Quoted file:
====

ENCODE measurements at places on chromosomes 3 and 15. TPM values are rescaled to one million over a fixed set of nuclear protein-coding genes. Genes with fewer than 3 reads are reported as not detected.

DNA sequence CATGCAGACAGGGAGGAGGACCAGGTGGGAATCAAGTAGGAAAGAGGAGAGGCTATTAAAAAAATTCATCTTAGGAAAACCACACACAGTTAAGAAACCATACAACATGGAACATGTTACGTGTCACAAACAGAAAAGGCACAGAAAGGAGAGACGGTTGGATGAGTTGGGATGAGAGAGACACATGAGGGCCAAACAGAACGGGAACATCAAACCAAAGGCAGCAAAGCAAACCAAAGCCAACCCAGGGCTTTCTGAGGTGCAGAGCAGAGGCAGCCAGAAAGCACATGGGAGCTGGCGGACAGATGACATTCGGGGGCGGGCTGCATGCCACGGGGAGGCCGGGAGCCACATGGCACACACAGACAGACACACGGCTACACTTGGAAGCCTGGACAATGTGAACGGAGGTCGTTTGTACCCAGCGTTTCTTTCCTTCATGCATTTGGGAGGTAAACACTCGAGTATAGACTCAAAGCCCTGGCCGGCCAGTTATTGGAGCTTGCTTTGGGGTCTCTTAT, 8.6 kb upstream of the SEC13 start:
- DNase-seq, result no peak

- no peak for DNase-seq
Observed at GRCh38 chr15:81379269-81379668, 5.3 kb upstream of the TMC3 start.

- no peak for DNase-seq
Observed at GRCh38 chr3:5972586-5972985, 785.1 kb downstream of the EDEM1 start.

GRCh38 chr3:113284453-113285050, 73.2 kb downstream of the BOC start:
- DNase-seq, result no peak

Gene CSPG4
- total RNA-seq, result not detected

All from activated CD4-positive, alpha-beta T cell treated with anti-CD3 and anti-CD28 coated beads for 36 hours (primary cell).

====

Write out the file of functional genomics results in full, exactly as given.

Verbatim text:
ENCODE measurements at places on chromosomes 3 and 15. TPM values are rescaled to one million over a fixed set of nuclear protein-coding genes. Genes with fewer than 3 reads are reported as not detected.

DNA sequence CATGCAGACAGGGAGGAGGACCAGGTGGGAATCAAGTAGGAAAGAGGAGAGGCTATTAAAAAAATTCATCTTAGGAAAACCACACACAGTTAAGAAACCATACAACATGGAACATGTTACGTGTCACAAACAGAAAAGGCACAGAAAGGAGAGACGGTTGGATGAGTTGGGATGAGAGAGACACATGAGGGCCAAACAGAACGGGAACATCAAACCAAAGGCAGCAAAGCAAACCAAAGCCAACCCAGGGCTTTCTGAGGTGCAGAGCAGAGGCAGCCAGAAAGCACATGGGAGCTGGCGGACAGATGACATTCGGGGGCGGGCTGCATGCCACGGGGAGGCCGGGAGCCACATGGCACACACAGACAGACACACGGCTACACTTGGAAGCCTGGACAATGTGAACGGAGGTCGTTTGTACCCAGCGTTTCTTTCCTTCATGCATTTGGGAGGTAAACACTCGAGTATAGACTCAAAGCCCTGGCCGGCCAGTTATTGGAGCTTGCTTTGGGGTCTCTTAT, 8.6 kb upstream of the SEC13 start:
- DNase-seq, result no peak

- no peak for DNase-seq
Observed at GRCh38 chr15:81379269-81379668, 5.3 kb upstream of the TMC3 start.

- no peak for DNase-seq
Observed at GRCh38 chr3:5972586-5972985, 785.1 kb downstream of the EDEM1 start.

GRCh38 chr3:113284453-113285050, 73.2 kb downstream of the BOC start:
- DNase-seq, result no peak

Gene CSPG4
- total RNA-seq, result not detected

All from activated CD4-positive, alpha-beta T cell treated with anti-CD3 and anti-CD28 coated beads for 36 hours (primary cell).